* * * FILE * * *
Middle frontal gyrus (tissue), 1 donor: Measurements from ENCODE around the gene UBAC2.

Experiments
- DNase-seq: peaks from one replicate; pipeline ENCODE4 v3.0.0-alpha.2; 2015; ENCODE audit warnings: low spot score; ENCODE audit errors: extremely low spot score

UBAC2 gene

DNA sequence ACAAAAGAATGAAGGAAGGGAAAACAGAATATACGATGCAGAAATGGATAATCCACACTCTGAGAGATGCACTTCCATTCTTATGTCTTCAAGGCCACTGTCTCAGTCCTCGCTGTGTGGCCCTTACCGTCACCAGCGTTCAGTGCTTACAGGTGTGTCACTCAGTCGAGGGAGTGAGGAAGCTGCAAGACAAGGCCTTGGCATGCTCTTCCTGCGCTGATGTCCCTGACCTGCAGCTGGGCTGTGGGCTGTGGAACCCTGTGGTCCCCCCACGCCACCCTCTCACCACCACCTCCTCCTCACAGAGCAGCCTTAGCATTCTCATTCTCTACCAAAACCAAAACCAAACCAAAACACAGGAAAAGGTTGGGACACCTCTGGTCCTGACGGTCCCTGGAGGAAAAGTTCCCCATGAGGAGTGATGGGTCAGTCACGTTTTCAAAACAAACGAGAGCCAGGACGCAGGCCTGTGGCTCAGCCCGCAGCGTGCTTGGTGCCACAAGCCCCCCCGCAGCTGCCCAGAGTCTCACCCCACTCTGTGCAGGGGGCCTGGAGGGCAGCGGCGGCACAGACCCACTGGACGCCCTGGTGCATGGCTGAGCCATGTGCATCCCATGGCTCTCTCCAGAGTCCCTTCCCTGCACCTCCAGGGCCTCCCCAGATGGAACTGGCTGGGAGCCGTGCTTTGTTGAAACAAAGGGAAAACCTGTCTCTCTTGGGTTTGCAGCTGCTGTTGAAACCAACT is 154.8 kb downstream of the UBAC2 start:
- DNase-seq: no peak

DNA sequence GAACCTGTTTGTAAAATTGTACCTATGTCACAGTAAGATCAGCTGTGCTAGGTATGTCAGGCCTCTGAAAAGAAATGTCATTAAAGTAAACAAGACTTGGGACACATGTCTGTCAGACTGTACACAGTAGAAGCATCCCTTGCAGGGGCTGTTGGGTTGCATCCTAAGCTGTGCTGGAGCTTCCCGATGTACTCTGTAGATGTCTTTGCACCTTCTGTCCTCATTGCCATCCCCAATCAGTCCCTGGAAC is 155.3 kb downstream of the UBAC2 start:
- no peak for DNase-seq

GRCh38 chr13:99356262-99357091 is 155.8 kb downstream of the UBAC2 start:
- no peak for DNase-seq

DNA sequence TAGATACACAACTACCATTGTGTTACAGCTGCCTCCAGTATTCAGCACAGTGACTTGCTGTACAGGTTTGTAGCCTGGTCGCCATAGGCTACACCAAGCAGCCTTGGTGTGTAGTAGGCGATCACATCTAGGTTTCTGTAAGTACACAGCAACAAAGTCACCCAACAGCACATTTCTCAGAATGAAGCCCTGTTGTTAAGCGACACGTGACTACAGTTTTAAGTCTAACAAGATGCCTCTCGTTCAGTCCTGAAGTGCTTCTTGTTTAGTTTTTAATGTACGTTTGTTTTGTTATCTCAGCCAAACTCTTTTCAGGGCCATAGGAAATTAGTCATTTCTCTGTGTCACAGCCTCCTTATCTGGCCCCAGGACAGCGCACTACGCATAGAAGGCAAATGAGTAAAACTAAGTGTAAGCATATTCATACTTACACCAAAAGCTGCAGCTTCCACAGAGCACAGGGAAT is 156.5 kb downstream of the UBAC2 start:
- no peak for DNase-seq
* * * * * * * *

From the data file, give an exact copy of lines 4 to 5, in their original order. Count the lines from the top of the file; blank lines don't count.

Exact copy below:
UBAC2 gene

DNA sequence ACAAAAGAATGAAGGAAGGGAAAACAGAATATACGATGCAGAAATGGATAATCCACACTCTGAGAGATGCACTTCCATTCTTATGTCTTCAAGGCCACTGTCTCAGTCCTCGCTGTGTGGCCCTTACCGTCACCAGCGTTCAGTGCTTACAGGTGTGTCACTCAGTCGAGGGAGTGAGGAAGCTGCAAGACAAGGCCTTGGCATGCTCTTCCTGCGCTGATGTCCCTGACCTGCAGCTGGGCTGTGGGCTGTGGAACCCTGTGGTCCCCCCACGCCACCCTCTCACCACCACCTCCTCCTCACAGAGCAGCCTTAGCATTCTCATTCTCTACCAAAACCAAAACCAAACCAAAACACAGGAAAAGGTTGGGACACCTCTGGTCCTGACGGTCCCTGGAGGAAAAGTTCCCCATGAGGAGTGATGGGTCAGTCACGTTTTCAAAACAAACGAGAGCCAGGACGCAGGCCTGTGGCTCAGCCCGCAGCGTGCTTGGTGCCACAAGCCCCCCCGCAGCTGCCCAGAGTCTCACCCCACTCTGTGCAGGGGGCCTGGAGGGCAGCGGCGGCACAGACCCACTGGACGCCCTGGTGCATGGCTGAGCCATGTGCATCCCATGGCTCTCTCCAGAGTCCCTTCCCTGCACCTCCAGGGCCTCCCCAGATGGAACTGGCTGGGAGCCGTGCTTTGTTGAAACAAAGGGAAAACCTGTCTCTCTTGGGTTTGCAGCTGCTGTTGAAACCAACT is 154.8 kb downstream of the UBAC2 start: